Queensland miners support land-use framework

QRC chief executive Michael Roche believes the State Government's plans for a long-term land-use planning framework would provide "absolute certainty."

Queensland Resources Council (QRC) chief executive Michael Roche yesterday said the State Government’s plans for a long-term land-use planning framework would provide “absolute certainty.”

The Government earlier this month released a discussion paper dealing with the management and conservation of the State’s key food producing land.

Planning and Infrastructure Minister Stirling Hinchcliffe said the framework would ensure any developments that “permanently alienate the land,” will not occur unless they are in the public interest.

“Mining development proponents will need to demonstrate that they can comply with the policy by fully restoring the land back to its previous crop production capacity,” he said.

According to Roche, the State’s resources industry supported strategic planning decisions and the development of environmental licence conditions, provided they use transparent and scientifically-based criteria.

“Mining and petroleum companies are acutely aware of their environmental and social responsibilities,” he said.

“They also believe that the State Government is best equipped to make rational land use decisions in the interests of the owners of those resources, the citizens of Queensland.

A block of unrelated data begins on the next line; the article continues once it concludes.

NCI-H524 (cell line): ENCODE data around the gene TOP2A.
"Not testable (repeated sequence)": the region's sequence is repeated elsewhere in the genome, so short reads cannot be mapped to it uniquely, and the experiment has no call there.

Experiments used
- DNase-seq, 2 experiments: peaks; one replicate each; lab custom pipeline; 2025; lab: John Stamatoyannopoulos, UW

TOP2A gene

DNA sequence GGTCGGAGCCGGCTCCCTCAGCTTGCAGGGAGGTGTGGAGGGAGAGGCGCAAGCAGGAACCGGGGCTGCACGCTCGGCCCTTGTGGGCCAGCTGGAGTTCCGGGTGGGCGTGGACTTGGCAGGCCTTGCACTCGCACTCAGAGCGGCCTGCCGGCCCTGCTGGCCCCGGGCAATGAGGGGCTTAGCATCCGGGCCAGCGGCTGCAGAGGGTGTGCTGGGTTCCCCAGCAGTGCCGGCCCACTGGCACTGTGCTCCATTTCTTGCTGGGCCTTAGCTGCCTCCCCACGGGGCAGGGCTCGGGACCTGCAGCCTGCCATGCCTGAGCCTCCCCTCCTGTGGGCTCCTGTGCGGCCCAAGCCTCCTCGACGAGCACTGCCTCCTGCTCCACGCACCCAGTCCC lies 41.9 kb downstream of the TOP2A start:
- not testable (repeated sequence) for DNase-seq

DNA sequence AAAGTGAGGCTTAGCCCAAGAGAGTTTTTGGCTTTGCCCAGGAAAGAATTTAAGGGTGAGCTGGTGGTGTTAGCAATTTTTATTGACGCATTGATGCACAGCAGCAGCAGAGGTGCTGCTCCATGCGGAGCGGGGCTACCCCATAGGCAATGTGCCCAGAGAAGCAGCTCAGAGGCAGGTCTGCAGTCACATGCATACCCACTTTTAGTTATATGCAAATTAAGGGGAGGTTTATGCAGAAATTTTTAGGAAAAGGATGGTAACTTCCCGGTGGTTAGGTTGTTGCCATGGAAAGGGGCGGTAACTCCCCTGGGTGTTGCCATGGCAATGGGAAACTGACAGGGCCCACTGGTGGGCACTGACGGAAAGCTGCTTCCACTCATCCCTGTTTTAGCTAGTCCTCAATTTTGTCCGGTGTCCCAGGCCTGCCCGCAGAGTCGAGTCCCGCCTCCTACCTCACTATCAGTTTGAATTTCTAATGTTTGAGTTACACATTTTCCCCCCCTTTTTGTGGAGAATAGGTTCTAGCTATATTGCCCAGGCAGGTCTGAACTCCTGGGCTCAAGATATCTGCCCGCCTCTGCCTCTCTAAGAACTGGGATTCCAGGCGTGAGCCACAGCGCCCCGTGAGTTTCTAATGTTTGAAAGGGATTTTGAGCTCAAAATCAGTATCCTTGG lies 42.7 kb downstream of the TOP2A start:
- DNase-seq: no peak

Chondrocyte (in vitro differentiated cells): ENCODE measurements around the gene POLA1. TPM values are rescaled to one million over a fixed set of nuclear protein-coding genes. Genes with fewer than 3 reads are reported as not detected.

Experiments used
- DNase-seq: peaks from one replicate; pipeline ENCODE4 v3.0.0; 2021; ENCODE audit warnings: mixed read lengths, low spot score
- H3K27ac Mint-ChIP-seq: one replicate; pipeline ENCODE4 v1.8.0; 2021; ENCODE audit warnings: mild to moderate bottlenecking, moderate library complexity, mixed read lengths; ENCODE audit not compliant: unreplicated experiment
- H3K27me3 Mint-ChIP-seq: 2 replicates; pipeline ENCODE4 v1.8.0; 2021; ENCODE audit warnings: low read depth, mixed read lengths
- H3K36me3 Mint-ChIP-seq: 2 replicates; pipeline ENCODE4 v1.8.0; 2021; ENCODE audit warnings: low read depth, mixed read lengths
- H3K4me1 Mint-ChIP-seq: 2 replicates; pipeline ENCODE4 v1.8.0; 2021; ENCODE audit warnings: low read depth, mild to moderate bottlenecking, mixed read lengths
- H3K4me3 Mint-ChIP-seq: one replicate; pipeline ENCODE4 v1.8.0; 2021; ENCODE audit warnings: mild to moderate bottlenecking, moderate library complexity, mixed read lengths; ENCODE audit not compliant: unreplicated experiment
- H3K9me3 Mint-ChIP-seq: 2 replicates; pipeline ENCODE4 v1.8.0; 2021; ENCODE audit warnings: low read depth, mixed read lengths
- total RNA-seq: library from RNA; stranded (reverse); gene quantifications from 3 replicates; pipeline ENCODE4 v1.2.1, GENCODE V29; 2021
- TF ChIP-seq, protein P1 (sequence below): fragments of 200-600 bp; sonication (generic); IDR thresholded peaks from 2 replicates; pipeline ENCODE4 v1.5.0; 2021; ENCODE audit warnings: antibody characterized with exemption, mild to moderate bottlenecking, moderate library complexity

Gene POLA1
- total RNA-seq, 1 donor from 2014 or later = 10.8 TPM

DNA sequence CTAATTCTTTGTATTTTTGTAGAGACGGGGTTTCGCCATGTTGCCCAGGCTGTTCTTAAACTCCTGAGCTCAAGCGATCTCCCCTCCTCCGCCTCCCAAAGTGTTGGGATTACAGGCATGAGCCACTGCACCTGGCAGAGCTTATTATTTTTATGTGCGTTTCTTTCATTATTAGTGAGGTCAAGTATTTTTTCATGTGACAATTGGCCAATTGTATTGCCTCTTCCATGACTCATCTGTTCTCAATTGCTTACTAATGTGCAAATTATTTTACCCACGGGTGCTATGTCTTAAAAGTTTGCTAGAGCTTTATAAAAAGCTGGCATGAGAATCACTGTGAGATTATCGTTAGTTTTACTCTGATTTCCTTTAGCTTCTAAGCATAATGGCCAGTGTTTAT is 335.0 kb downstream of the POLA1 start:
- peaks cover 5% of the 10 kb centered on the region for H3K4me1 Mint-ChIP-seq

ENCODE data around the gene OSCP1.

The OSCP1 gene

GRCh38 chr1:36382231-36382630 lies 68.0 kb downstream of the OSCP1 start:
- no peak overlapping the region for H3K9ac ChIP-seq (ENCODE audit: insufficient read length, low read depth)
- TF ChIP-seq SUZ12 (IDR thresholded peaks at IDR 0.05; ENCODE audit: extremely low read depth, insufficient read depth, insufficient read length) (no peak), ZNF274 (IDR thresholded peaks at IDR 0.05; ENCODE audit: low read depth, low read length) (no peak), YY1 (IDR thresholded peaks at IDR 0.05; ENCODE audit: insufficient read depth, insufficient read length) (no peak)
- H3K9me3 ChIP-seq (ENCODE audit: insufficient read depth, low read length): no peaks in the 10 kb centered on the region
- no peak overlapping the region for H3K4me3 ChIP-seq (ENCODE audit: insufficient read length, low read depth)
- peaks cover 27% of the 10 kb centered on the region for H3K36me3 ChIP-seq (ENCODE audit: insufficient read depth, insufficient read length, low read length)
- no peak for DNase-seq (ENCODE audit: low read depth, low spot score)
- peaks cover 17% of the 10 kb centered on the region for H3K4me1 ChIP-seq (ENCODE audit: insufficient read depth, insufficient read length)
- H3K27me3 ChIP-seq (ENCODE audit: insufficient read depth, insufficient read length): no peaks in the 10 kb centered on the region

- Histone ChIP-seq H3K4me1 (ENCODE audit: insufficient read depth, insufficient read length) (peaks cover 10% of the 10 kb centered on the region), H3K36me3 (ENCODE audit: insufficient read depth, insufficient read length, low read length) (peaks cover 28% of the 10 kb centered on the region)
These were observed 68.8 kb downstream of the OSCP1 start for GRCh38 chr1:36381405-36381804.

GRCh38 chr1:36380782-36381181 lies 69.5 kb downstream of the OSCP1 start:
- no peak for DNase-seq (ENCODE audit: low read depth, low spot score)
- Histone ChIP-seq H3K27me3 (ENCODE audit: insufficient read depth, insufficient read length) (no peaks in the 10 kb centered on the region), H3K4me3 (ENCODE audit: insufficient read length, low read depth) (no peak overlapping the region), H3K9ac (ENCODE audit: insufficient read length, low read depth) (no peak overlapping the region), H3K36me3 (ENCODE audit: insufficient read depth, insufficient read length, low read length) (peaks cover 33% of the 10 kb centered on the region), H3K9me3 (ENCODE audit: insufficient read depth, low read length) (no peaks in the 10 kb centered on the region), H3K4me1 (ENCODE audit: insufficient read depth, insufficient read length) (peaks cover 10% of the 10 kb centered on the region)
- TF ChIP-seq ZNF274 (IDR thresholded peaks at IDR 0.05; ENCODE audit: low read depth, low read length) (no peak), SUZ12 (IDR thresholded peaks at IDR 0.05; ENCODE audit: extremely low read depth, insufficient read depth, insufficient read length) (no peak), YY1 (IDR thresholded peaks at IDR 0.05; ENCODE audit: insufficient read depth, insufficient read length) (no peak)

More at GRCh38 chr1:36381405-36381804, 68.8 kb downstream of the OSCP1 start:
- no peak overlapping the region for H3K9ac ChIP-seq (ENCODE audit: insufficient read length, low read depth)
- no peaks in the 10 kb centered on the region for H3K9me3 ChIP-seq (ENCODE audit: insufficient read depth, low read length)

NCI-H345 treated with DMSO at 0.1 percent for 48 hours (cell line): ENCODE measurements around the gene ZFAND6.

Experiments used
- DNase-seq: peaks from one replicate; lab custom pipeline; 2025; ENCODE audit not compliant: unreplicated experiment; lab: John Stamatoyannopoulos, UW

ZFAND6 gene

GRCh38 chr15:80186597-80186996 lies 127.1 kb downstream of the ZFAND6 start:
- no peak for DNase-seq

“Utilising the best available science and existing regulatory mechanisms, such as the environmental impact statement processes, is a logical move.

“The QRC is pleased that the state government has taken a first step towards defining highly productive cropping land and we look forward to playing our part in ensuring that positive economic, environmental and social outcomes are achieved.”

While only 2.2% of Queensland is currently being used for crop growth, Roche said that less than 0.1% is being used for mining.

“So where an overlap does occur, it is important that we work together to get the land use balance right,” he said.

Roche said the QRC would work with landholders and the Government to locate Queenland’s best cropping land, including mapping soil quality, recording historical productivity, examining rainfall and evaporation and the proximity to skills and infrastructure.

To keep up to date with Australian Mining, subscribe to our free email newsletters delivered straight to your inbox. Click here.